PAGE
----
By Molly Hennessy-Fiske
Los Angeles Times
OLATHE, Kan.: A self-styled white supremacist from Missouri appeared by video in a packed courtroom Tuesday and was charged with capital murder in the killings of three people outside two Jewish facilities.
Frazier Glenn Cross Jr., 73, was charged with one count of capital murder and one count of premeditated first-degree murder in connection with the Sunday shooting at a Jewish Community Center and nearby Jewish retirement home.
If Cross is convicted of capital murder, under Kansas law, he could face the death penalty.
Johnson County District Attorney Steve Howe said he had not decided Tuesday whether to seek the death penalty, saying it was too early.
Bearded and looking haggard, Cross appeared before Judge Daniel Vokins in Johnson County District Court wearing a dark green uniform unlike the traditional black and white stripes worn by other inmates.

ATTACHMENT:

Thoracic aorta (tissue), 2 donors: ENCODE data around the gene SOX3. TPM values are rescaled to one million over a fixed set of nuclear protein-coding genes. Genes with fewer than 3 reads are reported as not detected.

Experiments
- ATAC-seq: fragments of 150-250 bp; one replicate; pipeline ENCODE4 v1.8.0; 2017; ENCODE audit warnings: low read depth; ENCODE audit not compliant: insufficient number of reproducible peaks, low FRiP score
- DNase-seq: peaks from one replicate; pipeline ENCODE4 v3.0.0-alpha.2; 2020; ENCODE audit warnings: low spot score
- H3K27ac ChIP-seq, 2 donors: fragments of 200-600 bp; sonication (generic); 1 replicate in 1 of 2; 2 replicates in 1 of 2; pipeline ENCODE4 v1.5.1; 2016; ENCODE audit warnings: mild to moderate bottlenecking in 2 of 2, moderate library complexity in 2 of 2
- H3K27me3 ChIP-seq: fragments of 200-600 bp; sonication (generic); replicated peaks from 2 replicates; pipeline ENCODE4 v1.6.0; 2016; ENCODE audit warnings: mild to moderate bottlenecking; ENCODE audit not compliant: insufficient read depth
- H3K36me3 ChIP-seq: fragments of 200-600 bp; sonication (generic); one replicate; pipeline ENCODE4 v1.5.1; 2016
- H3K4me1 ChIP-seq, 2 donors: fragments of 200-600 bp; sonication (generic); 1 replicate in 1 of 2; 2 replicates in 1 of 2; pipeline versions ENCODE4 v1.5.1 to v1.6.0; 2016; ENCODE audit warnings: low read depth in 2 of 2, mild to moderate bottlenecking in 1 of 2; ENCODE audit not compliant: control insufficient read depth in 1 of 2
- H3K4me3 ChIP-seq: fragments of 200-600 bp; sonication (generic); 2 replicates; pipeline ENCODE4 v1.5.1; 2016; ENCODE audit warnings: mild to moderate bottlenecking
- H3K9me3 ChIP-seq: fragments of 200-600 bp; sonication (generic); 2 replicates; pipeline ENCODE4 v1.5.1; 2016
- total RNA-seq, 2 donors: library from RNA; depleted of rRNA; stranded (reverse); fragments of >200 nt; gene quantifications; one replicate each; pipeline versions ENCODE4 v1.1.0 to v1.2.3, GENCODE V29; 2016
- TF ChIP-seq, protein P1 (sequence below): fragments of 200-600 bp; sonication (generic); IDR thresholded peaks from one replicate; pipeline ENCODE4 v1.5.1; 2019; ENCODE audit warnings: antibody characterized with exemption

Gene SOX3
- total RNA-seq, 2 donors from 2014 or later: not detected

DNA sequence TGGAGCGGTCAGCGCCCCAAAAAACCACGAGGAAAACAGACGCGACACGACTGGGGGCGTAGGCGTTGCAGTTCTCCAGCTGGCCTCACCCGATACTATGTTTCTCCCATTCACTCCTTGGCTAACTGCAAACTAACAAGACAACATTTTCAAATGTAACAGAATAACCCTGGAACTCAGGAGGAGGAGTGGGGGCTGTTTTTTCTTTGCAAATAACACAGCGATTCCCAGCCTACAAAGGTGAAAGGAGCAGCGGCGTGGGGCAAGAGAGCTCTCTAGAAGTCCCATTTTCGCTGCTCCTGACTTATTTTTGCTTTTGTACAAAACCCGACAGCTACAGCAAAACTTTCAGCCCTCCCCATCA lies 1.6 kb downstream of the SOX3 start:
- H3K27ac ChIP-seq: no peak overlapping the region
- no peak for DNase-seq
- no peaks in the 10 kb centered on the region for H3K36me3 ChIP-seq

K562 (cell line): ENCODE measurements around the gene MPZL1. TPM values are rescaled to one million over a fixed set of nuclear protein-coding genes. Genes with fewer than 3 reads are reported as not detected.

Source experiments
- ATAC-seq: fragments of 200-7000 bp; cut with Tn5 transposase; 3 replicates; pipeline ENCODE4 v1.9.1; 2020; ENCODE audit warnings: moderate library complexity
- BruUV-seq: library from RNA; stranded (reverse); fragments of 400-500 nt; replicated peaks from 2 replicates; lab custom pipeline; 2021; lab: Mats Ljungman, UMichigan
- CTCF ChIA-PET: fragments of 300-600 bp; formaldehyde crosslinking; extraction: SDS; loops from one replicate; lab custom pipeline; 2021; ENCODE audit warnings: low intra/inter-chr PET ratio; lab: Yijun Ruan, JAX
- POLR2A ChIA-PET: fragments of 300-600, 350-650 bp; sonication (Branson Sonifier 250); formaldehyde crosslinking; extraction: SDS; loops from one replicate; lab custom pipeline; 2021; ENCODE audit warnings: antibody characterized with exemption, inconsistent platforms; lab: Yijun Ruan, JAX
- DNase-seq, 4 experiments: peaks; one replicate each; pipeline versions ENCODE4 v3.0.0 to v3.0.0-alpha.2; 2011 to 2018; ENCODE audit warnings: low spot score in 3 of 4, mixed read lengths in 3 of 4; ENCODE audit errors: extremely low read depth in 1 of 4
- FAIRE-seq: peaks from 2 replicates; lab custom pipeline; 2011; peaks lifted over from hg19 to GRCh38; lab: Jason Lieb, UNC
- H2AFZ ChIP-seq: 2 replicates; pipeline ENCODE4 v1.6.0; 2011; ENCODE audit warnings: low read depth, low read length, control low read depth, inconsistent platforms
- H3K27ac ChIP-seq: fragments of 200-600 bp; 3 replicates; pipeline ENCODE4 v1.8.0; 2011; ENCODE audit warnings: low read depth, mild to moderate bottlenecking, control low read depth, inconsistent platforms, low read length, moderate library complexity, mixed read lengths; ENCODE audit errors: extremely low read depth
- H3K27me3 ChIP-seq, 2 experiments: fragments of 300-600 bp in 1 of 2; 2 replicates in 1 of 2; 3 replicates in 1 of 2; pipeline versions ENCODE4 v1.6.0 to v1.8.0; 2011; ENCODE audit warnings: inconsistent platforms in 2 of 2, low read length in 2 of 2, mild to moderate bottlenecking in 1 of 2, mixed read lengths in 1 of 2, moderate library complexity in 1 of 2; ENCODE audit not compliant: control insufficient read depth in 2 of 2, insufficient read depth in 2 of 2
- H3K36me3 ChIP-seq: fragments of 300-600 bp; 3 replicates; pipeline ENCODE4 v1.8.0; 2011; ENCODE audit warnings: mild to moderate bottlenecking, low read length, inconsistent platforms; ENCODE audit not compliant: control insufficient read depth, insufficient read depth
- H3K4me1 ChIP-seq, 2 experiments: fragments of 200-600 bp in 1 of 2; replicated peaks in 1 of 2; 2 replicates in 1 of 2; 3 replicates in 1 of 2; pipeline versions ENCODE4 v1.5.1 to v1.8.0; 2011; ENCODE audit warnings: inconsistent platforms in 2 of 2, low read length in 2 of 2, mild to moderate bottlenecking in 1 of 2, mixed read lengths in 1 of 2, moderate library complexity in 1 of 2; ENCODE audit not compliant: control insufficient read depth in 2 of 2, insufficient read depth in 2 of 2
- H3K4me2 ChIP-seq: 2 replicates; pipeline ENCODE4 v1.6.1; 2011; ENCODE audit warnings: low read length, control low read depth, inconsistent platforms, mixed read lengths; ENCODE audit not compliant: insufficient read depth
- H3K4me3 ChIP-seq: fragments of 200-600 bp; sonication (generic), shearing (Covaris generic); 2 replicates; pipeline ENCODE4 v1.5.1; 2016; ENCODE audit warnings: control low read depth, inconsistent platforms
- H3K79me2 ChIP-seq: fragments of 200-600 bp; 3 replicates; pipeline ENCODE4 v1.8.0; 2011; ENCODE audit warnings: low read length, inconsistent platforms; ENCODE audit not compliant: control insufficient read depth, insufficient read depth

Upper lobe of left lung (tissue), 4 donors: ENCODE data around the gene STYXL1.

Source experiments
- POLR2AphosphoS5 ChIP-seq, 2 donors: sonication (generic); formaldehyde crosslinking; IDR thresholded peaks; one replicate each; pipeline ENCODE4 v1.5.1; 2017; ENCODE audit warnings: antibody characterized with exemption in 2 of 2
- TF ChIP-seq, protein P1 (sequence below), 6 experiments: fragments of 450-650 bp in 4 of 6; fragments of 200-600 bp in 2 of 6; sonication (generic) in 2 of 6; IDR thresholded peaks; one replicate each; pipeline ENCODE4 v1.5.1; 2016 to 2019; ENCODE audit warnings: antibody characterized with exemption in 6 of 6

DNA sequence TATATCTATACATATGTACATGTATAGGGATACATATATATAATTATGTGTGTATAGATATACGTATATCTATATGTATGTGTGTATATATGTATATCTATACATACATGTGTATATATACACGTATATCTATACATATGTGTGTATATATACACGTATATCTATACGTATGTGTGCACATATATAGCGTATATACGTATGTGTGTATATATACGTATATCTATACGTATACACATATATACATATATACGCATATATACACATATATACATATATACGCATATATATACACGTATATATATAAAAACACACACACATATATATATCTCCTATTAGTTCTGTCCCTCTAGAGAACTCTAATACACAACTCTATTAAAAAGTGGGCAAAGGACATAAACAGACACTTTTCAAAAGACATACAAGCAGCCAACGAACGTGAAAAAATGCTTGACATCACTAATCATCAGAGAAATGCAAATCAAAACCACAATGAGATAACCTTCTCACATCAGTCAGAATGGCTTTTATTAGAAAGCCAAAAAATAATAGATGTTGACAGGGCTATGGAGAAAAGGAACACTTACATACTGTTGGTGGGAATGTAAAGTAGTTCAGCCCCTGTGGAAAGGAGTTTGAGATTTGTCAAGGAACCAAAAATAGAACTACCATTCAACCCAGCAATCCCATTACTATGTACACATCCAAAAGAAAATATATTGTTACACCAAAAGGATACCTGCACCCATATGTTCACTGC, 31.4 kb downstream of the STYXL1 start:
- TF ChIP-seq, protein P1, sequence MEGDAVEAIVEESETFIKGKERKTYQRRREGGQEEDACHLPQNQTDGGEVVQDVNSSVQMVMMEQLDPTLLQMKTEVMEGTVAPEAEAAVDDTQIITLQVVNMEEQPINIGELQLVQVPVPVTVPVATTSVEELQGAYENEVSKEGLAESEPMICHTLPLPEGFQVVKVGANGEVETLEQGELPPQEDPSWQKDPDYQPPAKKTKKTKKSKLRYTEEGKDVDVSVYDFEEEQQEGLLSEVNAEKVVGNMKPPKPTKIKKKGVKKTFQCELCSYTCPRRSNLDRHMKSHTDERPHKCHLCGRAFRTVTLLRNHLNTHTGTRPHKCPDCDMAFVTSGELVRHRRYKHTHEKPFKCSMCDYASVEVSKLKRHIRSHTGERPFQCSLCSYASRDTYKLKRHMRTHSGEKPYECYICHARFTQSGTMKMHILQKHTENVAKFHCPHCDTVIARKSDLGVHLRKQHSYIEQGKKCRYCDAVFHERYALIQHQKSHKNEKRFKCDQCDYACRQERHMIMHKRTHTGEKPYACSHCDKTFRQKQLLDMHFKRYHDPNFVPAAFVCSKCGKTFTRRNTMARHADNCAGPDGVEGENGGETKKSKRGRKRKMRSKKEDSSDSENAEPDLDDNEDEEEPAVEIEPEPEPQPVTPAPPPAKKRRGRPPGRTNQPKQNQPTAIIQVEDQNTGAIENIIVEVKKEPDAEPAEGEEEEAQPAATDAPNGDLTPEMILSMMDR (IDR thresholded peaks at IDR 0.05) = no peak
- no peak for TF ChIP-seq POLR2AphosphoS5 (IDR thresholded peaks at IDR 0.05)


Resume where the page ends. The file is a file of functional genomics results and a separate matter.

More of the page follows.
Cross had been issued a special uniform, called a “suicide prevention smock,” that’s sleeveless and secured at the sides with Velcro, according to a spokesman for the Johnson County Jail. Cross was issued the uniform based on the nature of his case, the spokesman said.
Cross did not speak much Tuesday. When he did, it was in a gruff voice, and he stared out with a slight scowl.
The judge asked if Cross wanted to hire an attorney.
“I don’t have the money,” he said. A public defender represented Cross.
Cross was being held on $10 million bond. His next hearing is set for April 24.
Cross did not enter a plea Tuesday; that will happen at a later hearing. The capital murder charge is related to the fatal shooting of Will Corporon, 69, and his grandson Reat Underwood, 14, in rapid succession. The premeditated murder count relates to the shooting of Terri LaManno, 53, soon after outside the nearby Village Shalom retirement home.
Cross has a four-decade career of supporting white supremacist causes. He served as the former grand dragon of the Carolina Knights of the Ku Klux Klan.